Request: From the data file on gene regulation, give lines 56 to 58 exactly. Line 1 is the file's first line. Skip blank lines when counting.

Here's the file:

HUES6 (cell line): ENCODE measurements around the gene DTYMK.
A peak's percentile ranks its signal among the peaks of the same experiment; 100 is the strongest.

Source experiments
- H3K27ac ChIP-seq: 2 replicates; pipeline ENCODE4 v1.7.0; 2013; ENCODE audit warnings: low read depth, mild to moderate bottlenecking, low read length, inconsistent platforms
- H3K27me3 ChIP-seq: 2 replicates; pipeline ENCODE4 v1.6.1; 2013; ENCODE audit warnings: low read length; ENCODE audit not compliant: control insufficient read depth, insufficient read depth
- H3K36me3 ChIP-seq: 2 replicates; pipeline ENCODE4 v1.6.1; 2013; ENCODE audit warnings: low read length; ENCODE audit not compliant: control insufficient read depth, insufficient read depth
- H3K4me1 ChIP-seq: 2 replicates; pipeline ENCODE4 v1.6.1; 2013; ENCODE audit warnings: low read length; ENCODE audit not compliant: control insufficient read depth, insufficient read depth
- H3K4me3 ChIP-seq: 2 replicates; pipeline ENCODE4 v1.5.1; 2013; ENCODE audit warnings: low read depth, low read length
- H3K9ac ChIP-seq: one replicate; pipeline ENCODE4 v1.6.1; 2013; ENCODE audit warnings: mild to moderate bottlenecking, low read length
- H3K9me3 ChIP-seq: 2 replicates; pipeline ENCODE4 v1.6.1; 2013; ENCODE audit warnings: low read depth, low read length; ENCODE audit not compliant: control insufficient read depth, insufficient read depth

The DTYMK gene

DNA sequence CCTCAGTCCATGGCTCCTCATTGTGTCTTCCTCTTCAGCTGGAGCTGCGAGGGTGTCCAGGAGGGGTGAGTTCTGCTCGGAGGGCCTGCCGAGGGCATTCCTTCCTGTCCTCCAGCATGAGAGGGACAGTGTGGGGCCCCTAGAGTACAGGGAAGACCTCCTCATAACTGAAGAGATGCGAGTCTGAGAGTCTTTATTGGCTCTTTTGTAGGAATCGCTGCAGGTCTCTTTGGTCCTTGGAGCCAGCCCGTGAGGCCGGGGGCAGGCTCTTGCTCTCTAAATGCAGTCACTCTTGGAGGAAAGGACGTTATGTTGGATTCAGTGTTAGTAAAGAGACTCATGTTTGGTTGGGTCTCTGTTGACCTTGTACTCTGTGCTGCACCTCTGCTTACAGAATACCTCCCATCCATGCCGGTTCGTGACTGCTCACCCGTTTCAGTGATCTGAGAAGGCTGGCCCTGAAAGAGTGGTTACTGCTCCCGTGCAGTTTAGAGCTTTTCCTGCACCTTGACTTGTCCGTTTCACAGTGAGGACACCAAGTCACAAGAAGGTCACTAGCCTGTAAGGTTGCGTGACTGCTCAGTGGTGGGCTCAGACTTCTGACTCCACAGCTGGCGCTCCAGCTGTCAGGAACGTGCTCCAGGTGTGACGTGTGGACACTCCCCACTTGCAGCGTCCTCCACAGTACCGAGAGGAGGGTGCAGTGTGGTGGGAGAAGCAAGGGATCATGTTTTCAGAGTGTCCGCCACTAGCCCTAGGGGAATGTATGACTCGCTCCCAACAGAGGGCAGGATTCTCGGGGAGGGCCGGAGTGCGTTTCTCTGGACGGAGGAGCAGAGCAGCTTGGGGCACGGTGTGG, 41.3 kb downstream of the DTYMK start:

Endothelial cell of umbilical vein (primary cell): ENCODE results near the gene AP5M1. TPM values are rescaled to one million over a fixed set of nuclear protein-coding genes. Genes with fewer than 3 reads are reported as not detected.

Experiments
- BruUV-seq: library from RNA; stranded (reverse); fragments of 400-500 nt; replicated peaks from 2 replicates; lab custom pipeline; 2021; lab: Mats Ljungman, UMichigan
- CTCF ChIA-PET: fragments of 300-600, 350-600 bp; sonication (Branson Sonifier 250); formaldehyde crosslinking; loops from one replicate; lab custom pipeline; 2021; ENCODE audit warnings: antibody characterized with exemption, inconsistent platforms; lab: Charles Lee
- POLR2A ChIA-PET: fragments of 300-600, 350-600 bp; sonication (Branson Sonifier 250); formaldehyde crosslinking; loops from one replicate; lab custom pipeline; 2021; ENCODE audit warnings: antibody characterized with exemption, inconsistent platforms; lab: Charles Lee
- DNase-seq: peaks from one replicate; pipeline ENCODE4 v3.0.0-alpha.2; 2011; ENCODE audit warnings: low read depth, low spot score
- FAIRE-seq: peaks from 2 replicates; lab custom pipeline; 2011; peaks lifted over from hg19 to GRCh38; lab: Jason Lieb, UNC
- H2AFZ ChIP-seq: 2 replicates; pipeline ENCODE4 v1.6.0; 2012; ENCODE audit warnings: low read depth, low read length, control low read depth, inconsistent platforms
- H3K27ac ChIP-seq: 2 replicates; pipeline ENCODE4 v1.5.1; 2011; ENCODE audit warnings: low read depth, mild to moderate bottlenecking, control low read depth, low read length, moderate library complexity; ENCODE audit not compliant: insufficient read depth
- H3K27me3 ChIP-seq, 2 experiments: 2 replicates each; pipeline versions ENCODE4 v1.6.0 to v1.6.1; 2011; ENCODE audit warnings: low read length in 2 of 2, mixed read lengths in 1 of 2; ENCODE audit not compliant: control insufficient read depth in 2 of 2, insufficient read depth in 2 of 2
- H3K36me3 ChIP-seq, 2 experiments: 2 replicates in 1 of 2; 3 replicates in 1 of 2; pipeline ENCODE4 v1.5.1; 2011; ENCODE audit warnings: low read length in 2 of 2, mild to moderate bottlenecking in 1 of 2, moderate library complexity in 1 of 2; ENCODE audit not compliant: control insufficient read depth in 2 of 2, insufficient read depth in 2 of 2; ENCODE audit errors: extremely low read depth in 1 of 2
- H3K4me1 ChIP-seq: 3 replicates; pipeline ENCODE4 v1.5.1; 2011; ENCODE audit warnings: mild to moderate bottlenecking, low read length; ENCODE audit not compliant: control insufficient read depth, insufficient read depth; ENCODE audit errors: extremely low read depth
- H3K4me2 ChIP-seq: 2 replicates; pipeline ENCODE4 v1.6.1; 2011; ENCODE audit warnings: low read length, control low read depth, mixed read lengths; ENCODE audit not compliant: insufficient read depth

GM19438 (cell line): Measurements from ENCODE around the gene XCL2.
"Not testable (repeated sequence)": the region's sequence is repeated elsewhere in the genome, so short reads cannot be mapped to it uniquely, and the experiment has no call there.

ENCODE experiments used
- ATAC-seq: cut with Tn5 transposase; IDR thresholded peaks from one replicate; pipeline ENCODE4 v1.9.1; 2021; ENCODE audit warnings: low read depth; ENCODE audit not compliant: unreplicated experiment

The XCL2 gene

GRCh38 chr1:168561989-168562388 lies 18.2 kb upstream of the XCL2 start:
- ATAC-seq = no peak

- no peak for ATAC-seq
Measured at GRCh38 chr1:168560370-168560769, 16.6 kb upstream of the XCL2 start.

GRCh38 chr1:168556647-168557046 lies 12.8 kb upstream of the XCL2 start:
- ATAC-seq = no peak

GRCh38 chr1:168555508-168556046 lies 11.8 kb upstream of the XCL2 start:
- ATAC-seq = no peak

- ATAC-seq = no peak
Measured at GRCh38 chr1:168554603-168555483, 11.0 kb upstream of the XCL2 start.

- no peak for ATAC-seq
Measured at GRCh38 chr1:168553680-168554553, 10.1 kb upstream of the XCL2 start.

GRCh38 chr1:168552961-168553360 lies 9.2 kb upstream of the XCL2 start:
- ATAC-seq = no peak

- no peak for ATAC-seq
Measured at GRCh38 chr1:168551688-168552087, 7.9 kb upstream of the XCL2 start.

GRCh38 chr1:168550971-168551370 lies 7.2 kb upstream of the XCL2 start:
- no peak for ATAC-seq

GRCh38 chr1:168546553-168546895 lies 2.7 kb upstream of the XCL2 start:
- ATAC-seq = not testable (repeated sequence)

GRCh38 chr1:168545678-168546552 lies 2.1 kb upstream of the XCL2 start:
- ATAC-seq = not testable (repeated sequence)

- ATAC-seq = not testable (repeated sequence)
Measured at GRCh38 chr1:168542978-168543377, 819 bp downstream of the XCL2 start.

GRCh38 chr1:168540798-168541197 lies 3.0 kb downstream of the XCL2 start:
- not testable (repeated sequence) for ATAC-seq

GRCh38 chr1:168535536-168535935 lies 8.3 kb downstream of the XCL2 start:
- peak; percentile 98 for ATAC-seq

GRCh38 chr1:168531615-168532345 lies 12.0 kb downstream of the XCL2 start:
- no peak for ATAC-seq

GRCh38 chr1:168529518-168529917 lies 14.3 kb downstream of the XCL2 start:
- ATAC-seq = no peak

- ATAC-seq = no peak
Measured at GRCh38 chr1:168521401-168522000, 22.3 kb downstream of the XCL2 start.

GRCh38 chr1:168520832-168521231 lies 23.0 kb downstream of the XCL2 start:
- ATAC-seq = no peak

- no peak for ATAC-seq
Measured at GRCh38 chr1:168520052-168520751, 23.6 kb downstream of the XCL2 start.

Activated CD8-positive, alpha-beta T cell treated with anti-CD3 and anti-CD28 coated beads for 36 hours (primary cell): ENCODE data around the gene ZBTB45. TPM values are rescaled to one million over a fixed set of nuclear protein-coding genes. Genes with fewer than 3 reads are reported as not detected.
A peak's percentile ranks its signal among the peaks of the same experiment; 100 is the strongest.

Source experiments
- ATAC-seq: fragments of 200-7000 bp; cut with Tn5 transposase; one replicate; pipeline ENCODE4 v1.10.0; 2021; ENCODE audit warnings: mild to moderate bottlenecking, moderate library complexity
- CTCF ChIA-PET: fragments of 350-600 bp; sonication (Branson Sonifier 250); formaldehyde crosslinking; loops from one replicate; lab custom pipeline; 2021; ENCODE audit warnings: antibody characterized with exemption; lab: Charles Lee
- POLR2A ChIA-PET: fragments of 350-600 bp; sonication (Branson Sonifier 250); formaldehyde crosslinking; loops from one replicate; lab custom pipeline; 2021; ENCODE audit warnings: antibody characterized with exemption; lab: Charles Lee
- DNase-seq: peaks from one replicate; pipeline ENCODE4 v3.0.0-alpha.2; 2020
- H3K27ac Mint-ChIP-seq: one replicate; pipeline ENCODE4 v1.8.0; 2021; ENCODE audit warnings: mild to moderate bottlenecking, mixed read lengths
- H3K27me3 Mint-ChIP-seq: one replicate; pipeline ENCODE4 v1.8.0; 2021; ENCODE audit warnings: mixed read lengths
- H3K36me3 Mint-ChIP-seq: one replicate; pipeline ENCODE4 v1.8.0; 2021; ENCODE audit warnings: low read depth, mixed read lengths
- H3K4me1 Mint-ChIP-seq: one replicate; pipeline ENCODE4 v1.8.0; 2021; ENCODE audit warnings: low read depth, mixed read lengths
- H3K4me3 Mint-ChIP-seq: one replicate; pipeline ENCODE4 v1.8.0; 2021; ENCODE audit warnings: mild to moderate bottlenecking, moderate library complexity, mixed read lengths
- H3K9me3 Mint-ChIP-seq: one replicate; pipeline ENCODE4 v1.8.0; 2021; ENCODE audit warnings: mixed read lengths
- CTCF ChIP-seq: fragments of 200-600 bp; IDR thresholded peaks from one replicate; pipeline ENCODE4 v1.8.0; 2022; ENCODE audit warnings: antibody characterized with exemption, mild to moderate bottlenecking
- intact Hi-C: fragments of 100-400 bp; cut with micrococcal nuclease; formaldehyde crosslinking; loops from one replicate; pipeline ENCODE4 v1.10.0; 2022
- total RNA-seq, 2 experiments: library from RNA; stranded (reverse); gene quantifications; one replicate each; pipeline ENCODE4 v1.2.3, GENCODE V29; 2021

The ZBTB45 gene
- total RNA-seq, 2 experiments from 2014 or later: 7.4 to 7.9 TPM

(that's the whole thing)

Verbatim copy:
- not testable (repeated sequence) for ATAC-seq

GRCh38 chr1:168535536-168535935 lies 8.3 kb downstream of the XCL2 start:
- peak; percentile 98 for ATAC-seq